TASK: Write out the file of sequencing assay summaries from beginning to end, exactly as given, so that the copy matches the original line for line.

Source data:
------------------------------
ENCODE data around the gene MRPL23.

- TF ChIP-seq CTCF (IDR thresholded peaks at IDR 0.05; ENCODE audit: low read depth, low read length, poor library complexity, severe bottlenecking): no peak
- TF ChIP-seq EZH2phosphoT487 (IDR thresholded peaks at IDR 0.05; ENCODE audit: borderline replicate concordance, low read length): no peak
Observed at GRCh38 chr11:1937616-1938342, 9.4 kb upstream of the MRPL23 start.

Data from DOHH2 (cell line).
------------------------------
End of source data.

ENCODE data around the gene MRPL23.

- TF ChIP-seq CTCF (IDR thresholded peaks at IDR 0.05; ENCODE audit: low read depth, low read length, poor library complexity, severe bottlenecking): no peak
- TF ChIP-seq EZH2phosphoT487 (IDR thresholded peaks at IDR 0.05; ENCODE audit: borderline replicate concordance, low read length): no peak
Observed at GRCh38 chr11:1937616-1938342, 9.4 kb upstream of the MRPL23 start.

Data from DOHH2 (cell line).